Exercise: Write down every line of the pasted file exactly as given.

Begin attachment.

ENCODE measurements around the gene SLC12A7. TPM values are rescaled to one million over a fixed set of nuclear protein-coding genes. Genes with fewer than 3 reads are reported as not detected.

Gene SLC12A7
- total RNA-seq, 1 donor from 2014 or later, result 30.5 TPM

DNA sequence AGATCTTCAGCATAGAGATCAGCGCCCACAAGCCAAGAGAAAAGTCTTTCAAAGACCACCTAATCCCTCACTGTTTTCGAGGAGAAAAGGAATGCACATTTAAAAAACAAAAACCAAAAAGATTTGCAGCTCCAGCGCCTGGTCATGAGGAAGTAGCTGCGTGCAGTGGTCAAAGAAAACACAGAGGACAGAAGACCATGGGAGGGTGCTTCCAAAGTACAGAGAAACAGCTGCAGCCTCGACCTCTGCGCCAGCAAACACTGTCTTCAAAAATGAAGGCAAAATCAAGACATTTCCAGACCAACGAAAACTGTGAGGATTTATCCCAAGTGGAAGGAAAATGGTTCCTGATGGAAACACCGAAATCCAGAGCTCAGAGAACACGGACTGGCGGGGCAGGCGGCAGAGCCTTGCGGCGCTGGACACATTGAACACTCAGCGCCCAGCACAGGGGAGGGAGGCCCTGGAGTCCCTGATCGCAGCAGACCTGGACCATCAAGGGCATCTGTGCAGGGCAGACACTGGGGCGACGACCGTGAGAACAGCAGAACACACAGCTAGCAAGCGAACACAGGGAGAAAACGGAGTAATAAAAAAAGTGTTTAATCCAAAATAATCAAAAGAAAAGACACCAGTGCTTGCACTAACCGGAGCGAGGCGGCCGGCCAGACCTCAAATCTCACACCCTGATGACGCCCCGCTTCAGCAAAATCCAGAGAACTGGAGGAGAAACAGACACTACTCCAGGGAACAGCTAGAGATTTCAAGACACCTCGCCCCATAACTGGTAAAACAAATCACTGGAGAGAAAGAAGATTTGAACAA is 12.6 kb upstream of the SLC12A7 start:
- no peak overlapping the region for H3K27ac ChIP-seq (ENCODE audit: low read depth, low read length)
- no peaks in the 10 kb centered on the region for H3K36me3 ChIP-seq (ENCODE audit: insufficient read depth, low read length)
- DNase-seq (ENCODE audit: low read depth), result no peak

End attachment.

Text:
ENCODE measurements around the gene SLC12A7. TPM values are rescaled to one million over a fixed set of nuclear protein-coding genes. Genes with fewer than 3 reads are reported as not detected.

Gene SLC12A7
- total RNA-seq, 1 donor from 2014 or later, result 30.5 TPM

DNA sequence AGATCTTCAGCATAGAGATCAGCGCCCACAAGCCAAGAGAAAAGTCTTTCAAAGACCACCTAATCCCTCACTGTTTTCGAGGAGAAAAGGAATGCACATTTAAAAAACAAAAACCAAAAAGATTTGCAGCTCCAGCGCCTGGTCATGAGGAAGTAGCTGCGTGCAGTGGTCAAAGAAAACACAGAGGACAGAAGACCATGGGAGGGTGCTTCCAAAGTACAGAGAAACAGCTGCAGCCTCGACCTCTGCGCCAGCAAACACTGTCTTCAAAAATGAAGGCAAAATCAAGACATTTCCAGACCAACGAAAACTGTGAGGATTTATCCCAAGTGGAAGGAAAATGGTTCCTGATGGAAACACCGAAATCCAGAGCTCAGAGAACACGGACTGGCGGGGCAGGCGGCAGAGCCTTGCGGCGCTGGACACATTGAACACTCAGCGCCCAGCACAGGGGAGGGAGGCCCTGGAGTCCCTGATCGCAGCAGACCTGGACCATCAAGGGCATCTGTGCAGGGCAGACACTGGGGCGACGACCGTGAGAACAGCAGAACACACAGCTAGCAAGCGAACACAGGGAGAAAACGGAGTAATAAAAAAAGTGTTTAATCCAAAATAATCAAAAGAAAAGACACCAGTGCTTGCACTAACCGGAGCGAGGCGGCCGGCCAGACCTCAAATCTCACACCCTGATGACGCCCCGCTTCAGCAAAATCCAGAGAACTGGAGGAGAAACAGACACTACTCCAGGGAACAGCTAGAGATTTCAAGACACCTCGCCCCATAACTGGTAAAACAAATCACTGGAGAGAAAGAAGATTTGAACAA is 12.6 kb upstream of the SLC12A7 start:
- no peak overlapping the region for H3K27ac ChIP-seq (ENCODE audit: low read depth, low read length)
- no peaks in the 10 kb centered on the region for H3K36me3 ChIP-seq (ENCODE audit: insufficient read depth, low read length)
- DNase-seq (ENCODE audit: low read depth), result no peak